Monday, November 29, 2010

Creating the Destination Blog

With so many writing-related blogs on the web, I've been thinking about what draws my attention to certain sites over and over again. As in, what makes certain blogs reliably fun to visit and others viewed only by chance? I mean, sure, we can keep our content fresh, trade comments with our fellow bloggers, link our blogs to our friends' blogs, and hope and pray industry professionals will drop by for a visit, but sometimes all that's not enough. So what, exactly, is it that grows follower numbers and attracts exponential attention?

After studying the success of friends and admired professionals, I've come to the conclusion that there's more than one way to grow blog popularity. That said, here are what I like to think of as the five types of destination blogs in the writing world:

1. The Published Writer Who Gives It Away for Free on a Regular Basis. Just being published isn't enough to make your blog a destination. Content must change. If you've sold as many books as, say, John Green, your market presence alone will bring traffic. However, John doesn't stop there. With his brother Hank's help, he's created a regularly scheduled series of video blogs (vlogs) that's led to an almost cult-like following (see Nerdfightaria).

2. The Industry Professional. These are the blogs put up by the movers and shakers in the industry. Sometimes they're quasi-anonymous, sometimes they're joint ventures contributed to by various members of an agency. Whichever the case, we writers are drawn to them for their wisdom and industry insight.

3. The Community Resource. These blogs serve the greater writing community. My favorite example of this category is the Adventures in Children's Publishing blog. Every week, blog geniuses Martina and Marissa offer up an assortment of writing advice, author interviews, inspirational success stories, conference reports, categorized lists of the best writing-related blog posts of the week, and news of new titles on the market, which includes book giveaways. With all the quality content, it's no wonder their followers keep coming back!

4. The Niche Hangout. These blogs inform and entertain readers, writers, and fans of a certain genre. For example, writer Catherine Karp has a love for vampire culture, so she started a blog called Suburban Vampire that draws attention from all over the world.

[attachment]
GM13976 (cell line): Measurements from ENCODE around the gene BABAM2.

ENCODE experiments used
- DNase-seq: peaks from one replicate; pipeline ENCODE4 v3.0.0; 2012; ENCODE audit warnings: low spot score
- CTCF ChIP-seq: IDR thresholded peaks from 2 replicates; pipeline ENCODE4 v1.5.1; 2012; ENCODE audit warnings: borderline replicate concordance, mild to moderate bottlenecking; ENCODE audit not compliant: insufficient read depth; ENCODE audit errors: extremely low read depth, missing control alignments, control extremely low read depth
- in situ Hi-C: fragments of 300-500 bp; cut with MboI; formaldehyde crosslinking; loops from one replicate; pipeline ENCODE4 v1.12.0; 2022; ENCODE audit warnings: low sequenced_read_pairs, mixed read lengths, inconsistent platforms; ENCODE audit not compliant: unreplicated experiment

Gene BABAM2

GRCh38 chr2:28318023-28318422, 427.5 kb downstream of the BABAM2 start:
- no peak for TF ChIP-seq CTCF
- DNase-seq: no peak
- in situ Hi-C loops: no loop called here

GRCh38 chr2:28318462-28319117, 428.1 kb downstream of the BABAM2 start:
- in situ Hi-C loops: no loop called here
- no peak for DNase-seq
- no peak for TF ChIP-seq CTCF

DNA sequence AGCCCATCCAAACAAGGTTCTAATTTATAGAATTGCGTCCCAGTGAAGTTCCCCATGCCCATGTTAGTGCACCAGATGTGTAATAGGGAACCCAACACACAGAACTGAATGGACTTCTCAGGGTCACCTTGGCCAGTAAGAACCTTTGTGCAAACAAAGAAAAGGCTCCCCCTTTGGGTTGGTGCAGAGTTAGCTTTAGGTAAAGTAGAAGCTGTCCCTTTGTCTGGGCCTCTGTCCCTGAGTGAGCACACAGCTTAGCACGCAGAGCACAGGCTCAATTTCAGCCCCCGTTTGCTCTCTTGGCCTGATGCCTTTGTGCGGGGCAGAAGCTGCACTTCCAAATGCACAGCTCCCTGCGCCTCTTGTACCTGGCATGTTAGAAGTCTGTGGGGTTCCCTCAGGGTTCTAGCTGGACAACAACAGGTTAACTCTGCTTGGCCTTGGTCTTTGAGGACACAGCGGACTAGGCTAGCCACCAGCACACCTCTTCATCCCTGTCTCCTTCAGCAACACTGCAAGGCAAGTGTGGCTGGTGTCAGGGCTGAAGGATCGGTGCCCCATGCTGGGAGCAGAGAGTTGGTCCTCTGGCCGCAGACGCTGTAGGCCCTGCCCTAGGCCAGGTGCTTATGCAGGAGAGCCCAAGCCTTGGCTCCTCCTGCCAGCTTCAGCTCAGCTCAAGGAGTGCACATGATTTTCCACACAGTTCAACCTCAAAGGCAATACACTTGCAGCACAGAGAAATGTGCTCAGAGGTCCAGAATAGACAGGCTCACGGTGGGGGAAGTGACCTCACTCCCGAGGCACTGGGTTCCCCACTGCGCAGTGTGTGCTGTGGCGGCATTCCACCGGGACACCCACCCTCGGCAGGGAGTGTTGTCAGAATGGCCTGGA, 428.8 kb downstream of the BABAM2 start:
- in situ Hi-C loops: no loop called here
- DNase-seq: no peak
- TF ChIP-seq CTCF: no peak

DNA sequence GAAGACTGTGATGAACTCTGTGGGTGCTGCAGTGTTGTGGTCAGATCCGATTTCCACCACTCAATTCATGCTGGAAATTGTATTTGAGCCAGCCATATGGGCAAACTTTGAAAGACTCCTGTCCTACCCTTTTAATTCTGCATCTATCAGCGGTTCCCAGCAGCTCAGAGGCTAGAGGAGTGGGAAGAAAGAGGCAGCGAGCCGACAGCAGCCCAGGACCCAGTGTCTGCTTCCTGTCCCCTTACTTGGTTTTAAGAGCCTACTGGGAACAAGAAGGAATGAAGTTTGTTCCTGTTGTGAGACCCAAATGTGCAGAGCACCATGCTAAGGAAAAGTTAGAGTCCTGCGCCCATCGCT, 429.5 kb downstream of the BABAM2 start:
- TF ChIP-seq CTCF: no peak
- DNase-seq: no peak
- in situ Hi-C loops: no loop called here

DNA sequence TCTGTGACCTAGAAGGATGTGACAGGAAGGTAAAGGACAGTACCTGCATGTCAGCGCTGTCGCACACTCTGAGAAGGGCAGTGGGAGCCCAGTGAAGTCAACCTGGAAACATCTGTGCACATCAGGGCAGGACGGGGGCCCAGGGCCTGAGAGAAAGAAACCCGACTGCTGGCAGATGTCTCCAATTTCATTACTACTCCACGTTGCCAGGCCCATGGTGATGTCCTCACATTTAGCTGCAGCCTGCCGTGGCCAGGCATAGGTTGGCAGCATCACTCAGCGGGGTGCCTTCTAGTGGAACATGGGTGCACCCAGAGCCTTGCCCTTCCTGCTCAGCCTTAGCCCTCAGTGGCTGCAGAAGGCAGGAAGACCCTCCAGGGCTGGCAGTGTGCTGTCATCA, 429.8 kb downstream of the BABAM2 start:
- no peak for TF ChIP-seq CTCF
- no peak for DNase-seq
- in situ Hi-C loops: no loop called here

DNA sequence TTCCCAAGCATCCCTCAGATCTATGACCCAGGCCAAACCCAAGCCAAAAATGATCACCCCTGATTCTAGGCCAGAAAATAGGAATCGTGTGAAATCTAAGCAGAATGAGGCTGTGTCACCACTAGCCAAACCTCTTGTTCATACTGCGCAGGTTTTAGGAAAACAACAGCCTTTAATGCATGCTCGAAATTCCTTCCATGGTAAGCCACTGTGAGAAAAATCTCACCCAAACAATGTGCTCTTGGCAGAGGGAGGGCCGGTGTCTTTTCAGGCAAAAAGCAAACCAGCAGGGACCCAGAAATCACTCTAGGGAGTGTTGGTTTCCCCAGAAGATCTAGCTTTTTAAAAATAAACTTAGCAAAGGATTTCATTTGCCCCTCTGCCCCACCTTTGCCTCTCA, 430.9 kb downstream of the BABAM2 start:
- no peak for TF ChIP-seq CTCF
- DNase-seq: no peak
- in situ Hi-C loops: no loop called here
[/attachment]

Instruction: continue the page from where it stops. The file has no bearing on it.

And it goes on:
5. The Interactive Hotspot. These blogs consistently solicit reader participation. Examples include writer Suzanne Casamento's blog entitled Question of the Day. Regular visitors keep coming back because Suzanne's blog feels like one big party.

So what about you? What are your favorite types of blogs to visit?


Adventures in Children's Publishing said...

Ara, your words are seriously touching. We pour a lot of effort into the blog because we love the readers and the faithful followers. It's so wonderful to know that what we do helps others. In the process, we're meeting such amazing, supportive writer friends. You're definitely on that list :)

Thanks so much again!

Ara Burklund said...

You're welcome! The two of you have done amazing things with your blog!!! : )

Catherine/Suburban Vampire said...

Great post, Ara! Thanks for including Suburban Vampire. And I'll definitely be checking out John Green's blog on a regular basis from now on (he had me sold when I saw the giant turtle coitus vlog posted there). I enjoy visiting all the types of blogs you described.

Ara Burklund said...

Thanks, Cathy! Yeah, John's a funny one. I love the edge of sibling rivalry his vlogs include, too. If you have a chance, check out the ones about Who Put Poop in the Nintendo?

Suzanne Casamento said...

I love you! Calling my blog "one big party" is like the nicest thing I've ever read. Thanks!

And great post. You gave awesome examples of what keeps bloggers coming back.

Ara Burklund said...

I mean it! Your blog is a lot of fun!!! Glad you liked the post. : )